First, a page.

Which brings us back to the point. ‘Love your self first’ is a moral rule, rejecting context. So is ‘the disabled deserve your love’. To frame the self-loathing as disabled to denounce social rejection of them on those grounds is to do what people so often love to do regarding the disabled: infantilize them. Disabled folks have agency and can do harm. Yes, it is destructive and short-sighted to categorize folks with low self-esteem as toxic personalities, and yes, low self-esteem comes from trauma, therefore to categorize these people as simply toxic is to blame the victim, but the opposite extreme is pity, and pity is just a gentle repackaging of resentment and dehumanization.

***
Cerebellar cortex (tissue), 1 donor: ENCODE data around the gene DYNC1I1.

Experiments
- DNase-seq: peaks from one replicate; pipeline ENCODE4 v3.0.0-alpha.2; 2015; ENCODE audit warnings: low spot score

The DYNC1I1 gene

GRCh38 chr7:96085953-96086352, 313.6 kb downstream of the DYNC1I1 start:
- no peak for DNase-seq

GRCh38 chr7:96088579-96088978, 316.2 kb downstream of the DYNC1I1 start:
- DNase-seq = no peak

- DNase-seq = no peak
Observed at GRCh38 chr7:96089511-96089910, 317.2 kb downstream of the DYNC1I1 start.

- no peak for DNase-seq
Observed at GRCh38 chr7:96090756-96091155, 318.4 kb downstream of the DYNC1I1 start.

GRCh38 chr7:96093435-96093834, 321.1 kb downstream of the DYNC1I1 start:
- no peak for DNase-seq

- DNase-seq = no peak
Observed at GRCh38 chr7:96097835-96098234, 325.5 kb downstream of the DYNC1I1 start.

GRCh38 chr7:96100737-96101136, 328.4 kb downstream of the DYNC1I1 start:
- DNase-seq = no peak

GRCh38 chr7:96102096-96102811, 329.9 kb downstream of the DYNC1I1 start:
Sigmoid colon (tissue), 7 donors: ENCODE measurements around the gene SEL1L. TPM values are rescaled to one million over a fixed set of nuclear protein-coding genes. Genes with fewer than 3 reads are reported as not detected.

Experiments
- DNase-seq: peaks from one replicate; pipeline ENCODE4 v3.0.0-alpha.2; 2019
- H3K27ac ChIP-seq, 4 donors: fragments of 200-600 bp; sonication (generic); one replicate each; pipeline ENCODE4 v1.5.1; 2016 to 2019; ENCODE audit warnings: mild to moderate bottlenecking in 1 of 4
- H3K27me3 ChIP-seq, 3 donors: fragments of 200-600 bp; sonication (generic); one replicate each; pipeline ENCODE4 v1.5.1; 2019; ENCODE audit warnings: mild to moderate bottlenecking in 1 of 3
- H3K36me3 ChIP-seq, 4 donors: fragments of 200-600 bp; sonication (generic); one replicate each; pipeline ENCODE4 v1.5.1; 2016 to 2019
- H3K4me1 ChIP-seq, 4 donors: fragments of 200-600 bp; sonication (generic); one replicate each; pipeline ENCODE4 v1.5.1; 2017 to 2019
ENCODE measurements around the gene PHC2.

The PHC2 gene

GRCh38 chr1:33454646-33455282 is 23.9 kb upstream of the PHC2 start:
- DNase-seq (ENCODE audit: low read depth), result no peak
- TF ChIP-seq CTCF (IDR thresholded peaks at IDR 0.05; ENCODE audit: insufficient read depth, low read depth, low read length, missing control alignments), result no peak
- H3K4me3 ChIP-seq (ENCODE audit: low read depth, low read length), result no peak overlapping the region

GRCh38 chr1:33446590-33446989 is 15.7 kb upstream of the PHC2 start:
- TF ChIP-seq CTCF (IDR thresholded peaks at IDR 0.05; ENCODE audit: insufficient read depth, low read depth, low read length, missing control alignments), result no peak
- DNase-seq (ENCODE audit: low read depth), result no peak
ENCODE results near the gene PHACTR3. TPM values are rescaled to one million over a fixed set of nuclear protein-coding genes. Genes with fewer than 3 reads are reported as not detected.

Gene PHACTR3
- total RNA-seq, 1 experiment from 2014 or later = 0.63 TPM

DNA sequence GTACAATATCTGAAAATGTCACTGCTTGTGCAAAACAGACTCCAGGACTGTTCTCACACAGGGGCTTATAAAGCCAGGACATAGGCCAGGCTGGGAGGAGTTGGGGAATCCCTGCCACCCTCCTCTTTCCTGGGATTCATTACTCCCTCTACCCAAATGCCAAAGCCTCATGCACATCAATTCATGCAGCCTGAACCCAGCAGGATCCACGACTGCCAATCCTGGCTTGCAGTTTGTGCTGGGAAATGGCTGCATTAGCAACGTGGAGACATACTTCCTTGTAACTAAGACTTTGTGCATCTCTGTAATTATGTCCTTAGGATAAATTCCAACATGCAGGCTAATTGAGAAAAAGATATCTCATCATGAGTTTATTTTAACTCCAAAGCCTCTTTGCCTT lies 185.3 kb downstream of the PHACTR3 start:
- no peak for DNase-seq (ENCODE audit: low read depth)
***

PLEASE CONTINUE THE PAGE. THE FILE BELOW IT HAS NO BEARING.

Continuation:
Instead of judging someone based on their self-image, why not be more curious about how they’re handling it? We show respect by complimenting their efforts, after all. When we compliment their natures, it is mere flattery. Are we only interested in those folks that are stagnating in a good place? Or are we interested in those going somewhere better, regardless of their current standing? And what does it say about us, if our only offering to those alienated even on the inside is shaming and rejection? We, as a society, ought to have something better prepared even for those self-loathing individuals who project their inner turmoil as outward harm. We can’t simply rely on our therapists, who are severely outnumbered, under-educated, and expensive, to do all the work of healing a lonely and connection-starved world.